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Monday, June 10, 2024

Before You Go: Suddenly Sixty

CRL columnist John Gray shares six pieces of life advice in time for his big birthday.

Somewhere between trips to Hoffman’s Playland, bus rides to school, college, love, loss, licorice snaps, marriage, divorce, marriage again, kids and colonoscopies; I turned 60. Yeah, I can’t believe it either. 

It seems like only last week I was rummaging through the weeds in South Troy looking for discarded RC Cola bottles to wash in a nearby stream and bring into Kay’s candy store to redeem for nickels, which I’d trade for Atomic FireBall candy. 

If the goal is to live to be 80, then I’ve just started the fourth and last quarter of my life. I can’t know what’s lurking around the next corner, but I can look back at the mileage on the tires and glean some wisdom from what my grandpa would have called lessons hard learned.

Since I don’t have a souped-up DeLorean with a flux capacitor that can take me back in time, and this is the Besties issue, I thought I’d mark this auspicious occasion by sharing a few of the best lessons that have been branded into me as permanently as the big Y in TV’s Yellowstone.

Six decades equals six pieces of free advice, which I offer up in no order of importance. What worked for me might not work for you, but I have a feeling this is a pretty solid blueprint for how to keep your soul and sanity in check.

Don’t do things you have to be talked into. You have a right to say “no,” and you owe no one an excuse other than, “’Cause I just don’t feel like it.” This served me well when it came to saying no to drugs, hanging with the wrong crowd or avoiding a party when I just wanted to stay in and relax on the couch. Remember: If you have to talk yourself into it, it’s probably a bad idea.

The world owes you nothing but a sunrise and a sunset; what happens in between those two remarkable events is on you, amigo. Life is rarely fair or easy, and the sooner you realize persistence beats whining six days a week and twice on Sunday, the better off you’ll be. That said, if you’re doing the work and it’s not appreciated, move on. 

If you’re feeling down on yourself or just awful in general, help someone else. I don’t know why, but taking that misery and redirecting it into kindness toward others is the Amoxicillin for the soul. The good you push out somehow heals within.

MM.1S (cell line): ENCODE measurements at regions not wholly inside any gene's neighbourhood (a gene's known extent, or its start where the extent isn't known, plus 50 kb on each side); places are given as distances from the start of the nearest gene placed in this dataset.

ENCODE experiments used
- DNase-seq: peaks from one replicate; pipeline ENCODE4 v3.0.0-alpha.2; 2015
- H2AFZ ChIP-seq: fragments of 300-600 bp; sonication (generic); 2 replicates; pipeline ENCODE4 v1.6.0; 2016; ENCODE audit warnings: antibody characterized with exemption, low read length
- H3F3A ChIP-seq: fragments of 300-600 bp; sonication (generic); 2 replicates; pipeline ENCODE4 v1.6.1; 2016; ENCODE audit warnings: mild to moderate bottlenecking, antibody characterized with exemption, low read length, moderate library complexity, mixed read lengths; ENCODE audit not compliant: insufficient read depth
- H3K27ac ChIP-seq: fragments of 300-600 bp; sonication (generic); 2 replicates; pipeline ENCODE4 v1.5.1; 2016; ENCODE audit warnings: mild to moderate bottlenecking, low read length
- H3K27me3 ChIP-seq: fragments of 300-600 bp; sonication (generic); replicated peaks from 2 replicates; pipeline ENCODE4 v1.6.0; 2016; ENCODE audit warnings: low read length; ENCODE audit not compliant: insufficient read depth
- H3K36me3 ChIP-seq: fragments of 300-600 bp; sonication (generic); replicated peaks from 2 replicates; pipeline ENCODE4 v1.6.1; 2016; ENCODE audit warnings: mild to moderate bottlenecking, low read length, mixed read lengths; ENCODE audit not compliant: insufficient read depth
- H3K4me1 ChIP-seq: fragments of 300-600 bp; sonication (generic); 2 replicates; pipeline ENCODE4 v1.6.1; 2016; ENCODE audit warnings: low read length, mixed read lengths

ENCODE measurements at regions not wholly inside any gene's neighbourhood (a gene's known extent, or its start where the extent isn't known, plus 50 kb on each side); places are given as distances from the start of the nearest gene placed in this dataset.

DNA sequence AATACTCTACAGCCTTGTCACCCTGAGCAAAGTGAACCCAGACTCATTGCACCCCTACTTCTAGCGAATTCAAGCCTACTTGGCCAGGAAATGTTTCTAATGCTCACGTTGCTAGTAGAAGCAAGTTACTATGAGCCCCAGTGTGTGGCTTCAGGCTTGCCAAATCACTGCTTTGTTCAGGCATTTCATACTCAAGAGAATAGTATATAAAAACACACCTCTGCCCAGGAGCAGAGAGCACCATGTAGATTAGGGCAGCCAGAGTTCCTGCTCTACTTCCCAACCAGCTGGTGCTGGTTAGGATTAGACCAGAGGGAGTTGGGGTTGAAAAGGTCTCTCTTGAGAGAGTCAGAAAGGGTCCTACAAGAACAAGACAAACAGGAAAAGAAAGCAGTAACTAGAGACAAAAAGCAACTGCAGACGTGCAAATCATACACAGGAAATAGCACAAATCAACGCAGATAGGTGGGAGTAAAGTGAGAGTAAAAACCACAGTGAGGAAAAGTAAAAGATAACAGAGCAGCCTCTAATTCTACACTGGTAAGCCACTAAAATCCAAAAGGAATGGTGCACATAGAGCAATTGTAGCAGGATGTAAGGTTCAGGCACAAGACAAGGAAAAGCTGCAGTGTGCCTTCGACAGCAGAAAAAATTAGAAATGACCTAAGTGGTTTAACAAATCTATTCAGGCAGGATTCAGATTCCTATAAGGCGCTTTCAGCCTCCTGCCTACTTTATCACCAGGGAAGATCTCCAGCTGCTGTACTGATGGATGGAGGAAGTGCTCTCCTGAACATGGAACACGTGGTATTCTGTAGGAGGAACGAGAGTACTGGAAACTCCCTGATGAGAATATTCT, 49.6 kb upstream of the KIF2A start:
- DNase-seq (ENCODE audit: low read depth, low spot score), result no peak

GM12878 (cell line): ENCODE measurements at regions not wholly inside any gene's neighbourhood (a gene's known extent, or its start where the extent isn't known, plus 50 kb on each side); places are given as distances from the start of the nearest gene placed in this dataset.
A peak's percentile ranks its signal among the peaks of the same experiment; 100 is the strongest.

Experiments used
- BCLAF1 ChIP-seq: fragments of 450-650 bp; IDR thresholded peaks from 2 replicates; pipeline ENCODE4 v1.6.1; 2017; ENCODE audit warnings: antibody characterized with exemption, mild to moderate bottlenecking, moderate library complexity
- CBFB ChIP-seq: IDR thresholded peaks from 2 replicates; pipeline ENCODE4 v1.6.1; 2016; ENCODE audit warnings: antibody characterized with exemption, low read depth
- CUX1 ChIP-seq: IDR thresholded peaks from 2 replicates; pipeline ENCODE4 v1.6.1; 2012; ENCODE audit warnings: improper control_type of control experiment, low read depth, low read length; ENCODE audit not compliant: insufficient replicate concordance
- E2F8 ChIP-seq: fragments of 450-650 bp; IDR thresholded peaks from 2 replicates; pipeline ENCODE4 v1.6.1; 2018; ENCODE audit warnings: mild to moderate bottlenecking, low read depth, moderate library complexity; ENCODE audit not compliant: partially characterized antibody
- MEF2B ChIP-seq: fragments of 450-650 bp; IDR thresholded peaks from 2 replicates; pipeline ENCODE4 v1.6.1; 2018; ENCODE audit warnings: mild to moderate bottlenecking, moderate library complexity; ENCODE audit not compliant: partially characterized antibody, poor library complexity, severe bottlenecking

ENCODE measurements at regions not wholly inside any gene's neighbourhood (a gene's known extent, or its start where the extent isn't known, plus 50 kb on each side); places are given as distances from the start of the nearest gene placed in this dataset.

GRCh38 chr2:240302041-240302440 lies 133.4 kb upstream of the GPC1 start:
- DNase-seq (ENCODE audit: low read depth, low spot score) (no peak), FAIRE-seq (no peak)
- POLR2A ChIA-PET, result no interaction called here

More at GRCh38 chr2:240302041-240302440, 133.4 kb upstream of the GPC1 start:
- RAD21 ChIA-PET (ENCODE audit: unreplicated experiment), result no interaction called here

Call your mother. Or father. Or whomever you love. Life is busy, but not too busy to surprise your grandparents with a dish of their favorite ice cream or to sit and talk to your dad. Trust me, one day you’ll wake up and realize they’re gone and wish you had those moments back.

Don’t try to fix people. Frank Kafka said, “In man’s struggle against the world, bet on the world.” If someone shows you who they are, believe them the first time. It’s our nature to always want to help and fix, but don’t trade your happiness in the bargain. 

And last but not least…

Forgive. Carrying around anger like a bag of bile is corrosive to you, not them. That doesn’t mean someone who wronged you gets a free pass; it just means you recognize the mistake, forgive them and move on. A wise man once said, “Forgive us our trespasses, as we forgive those who trespass against us.” 

Sounds like a smart way to go. Now, does anyone have an Atomic FireBall?        

John Gray
John Gray
John Gray is an Emmy-winning journalist and writer. In addition to his 32 years of television experience, John is the author of three children's books and two novels. He is married with three children. He and his lovely wife Courtney have five dogs, three of them are rescues with special needs. They make their quiet home in Rensselaer County.

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